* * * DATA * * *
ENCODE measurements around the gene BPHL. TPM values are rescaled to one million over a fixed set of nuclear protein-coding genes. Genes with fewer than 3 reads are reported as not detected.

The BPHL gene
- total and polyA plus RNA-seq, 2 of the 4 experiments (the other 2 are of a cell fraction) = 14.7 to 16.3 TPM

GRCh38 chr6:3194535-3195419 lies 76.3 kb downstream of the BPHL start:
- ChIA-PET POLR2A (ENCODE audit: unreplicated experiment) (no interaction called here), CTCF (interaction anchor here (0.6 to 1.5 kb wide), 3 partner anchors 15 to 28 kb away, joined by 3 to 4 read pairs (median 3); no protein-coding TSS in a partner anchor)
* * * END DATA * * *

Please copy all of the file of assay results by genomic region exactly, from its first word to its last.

ENCODE measurements around the gene BPHL. TPM values are rescaled to one million over a fixed set of nuclear protein-coding genes. Genes with fewer than 3 reads are reported as not detected.

The BPHL gene
- total and polyA plus RNA-seq, 2 of the 4 experiments (the other 2 are of a cell fraction) = 14.7 to 16.3 TPM

GRCh38 chr6:3194535-3195419 lies 76.3 kb downstream of the BPHL start:
- ChIA-PET POLR2A (ENCODE audit: unreplicated experiment) (no interaction called here), CTCF (interaction anchor here (0.6 to 1.5 kb wide), 3 partner anchors 15 to 28 kb away, joined by 3 to 4 read pairs (median 3); no protein-coding TSS in a partner anchor)